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I'm trying to do something that should be really simple - clean the filter in my GE Triton dishwasher, which won't drain. It has this screen that covers most of the bottom of the dishwasher, and I need to remove this screen to get to the filter in the back. But the screen is attached to plastic posts with these metal objects - I don't know what to call them, but they look like they are designed to go on once and not come off.

The plastic posts appear to be part of the base of the dishwasher and they don't budge. I have pulled pretty hard straight up on the screen and these things don't come off naturally. I've gone at them with a pliers with no effect. Is there a trick to removing these or does it have to be destroyed?

I've found one youtube video where someone removes the same screen and it doesn't appear to be attached at all, so I assume this was installed in a non-standard way. I definitely have to remove it to get the screen out.

overview

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    the pushnut may simply be a shipping retainer and not needed during normal operation ... use two knife blades to take them off .... slide blade under one side, then slide second blade under opposite side .... wiggle the pushnut off – jsotola Mar 25 at 17:01
  • That's a good point. It doesn't really seem necessary to hold the screen down. Thanks for the suggestion. – Rob Lourens Mar 25 at 17:56
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Those are called "push nuts" and they can be quite difficult to remove. I've been most successful by inserting a thin screwdriver underneath the nut and gently prying up as you work your way around.

Alternatively, you can try to snap the nut by prying up an edge and then using a pair of needle-nose pliers to twist the edge until it breaks.

Another approach is to take a pick and pry up the teeth that are biting into the post so that they release. You'll need to bend them far enough so that after you remove the pick they don't bite back into the post. Work your way around and release all the teeth.

In either case the nut is unlikely to be reusable so you'll need to find some replacements. I've seen them at well-stocked hardware stores or home centers and you can find many online suppliers after searching for "push nuts".

Try to avoid breaking the post itself as it appears to be plastic.

Are you sure you need to removed that screen? It doesn't appear that the manufacturer intended for it to be removable, at least not easily for cleaning. It appears to me that nothing large enough to clog the drain should fit through that screen.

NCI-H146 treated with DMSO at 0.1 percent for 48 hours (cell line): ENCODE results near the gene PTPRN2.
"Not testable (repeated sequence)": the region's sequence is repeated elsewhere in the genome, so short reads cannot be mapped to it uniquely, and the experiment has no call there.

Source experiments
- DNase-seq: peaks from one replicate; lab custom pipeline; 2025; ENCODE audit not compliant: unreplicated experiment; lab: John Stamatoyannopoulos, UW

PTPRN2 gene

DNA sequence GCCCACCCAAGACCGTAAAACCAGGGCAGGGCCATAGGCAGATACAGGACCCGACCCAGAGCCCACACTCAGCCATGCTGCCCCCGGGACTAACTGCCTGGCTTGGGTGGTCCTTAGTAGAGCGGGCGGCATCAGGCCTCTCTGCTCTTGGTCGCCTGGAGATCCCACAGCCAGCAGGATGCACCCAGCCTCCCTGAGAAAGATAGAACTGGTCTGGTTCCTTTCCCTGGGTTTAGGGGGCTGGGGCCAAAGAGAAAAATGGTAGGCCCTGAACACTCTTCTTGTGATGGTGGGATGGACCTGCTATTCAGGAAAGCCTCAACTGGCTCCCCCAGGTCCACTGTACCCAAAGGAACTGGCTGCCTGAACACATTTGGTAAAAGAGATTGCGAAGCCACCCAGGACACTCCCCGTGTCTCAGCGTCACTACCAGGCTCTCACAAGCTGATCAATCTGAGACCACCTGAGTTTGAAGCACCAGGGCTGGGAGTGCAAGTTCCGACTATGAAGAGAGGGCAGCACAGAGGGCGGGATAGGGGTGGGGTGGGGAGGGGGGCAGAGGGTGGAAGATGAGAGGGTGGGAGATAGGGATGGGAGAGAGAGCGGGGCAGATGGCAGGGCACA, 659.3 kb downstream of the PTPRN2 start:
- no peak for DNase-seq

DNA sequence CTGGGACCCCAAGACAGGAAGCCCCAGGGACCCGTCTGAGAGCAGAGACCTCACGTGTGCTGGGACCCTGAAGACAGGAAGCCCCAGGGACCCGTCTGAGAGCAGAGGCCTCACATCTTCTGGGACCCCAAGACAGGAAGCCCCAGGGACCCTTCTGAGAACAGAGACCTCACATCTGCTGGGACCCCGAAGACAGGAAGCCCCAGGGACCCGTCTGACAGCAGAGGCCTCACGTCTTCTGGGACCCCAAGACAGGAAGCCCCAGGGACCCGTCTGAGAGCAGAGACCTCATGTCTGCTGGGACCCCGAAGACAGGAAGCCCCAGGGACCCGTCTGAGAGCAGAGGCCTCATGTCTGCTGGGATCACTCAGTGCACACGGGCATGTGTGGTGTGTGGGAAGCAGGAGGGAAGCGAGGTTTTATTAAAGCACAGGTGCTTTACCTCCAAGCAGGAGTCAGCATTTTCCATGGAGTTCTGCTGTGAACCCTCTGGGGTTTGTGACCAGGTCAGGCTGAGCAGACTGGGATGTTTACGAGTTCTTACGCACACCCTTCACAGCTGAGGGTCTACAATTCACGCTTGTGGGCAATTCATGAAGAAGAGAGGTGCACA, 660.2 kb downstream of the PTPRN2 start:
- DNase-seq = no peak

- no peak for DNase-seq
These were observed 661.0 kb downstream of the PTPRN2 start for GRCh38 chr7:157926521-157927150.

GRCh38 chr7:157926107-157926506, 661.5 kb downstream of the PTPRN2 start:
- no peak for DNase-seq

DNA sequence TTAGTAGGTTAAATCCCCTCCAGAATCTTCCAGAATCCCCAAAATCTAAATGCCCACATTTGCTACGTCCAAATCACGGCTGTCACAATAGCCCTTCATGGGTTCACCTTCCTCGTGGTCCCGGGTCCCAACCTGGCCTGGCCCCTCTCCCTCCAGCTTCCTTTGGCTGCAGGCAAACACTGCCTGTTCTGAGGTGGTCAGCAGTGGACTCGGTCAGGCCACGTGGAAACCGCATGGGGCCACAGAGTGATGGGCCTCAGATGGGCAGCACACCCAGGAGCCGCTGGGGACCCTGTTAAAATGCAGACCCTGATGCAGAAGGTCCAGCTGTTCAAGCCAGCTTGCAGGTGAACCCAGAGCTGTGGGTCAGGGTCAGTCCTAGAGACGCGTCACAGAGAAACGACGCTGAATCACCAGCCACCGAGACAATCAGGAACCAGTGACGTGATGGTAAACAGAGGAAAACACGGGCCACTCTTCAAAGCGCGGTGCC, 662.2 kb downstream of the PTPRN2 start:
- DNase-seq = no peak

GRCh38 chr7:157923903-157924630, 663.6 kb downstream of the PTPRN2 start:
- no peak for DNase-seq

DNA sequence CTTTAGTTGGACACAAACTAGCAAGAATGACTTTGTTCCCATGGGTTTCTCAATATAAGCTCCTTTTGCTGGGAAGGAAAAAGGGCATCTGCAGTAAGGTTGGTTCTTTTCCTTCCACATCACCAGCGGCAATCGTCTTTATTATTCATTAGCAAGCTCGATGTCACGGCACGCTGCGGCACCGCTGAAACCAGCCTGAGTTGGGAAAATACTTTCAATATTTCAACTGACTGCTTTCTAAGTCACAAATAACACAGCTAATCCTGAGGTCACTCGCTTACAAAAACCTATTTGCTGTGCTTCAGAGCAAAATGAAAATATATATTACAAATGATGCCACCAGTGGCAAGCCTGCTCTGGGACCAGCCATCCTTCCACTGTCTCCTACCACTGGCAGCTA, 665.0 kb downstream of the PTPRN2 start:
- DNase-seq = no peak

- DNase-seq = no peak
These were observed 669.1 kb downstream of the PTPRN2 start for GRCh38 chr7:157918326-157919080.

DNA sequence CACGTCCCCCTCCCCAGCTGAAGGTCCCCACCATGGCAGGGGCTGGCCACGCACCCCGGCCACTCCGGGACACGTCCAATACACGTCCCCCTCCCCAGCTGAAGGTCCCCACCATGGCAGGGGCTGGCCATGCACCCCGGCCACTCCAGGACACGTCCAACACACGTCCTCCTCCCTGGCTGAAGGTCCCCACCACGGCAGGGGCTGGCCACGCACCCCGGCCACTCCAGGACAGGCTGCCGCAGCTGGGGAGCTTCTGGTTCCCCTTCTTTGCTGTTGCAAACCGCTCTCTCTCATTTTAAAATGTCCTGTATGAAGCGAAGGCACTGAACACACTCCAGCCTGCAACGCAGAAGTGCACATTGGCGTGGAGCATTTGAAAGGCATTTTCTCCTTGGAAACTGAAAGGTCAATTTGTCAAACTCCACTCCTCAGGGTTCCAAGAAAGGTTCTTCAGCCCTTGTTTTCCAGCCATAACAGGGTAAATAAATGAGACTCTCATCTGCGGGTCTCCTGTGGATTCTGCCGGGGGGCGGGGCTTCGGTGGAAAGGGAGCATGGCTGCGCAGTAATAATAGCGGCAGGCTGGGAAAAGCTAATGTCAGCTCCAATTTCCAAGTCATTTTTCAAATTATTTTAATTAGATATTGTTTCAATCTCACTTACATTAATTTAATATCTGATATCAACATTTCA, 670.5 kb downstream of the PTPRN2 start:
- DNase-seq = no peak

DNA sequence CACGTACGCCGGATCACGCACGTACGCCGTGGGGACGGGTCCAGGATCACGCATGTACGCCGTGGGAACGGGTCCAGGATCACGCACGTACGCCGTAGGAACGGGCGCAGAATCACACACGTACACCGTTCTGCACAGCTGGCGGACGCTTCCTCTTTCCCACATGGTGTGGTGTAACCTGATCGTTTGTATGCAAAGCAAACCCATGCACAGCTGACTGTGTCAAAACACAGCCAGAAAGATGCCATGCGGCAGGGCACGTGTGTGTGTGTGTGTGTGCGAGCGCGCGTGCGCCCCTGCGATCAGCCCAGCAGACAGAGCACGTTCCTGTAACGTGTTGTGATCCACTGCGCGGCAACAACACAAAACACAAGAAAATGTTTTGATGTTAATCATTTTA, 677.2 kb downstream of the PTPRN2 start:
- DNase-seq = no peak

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    I agree, you shouldn't need to remove that screen. Aren't there instructions in the user manual? From looking at the picture, I would guess you lift the spinning arm up and a filter might be under that. – Steve Wellens Mar 25 at 15:14
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    There are no instructions on removing the filter in the manual. The filter is right behind the spinning arm. It's under the screen. I can pull the screen back in the rear and almost get the filter out but I end up trapped by the heating element and stiffness of the screen. I'll mess around with it some more tonight. Maybe I'll just try to cut off the push nuts. But thank you for the detailed response!! – Rob Lourens Mar 25 at 15:29
  • You might want to revisit the assumption that the filter is the reason it won't drain. I think you might think that there is an other filter inside what you can see but based on the inability to remove it easily and no instructions in the user manual, I think you are looking at the filter. And the your issue is something else, like a bad pump. Does your instruction manual have a troubleshooting section? If so, what does it say? – Ack Mar 25 at 19:12
  • The instruction manual mentions checking the air gap, which I did, but it does not have any other useful tips at all. (Thanks, GE). There is definitely a filter that can be removed, under the screen, and hidden by the rotating arm in the photo. I removed the top part of it, and found that it was largely clogged with chia seeds, some of which appear to have sprouted (!) which is alarming so I will go down this path a little further at least. – Rob Lourens Mar 26 at 0:48

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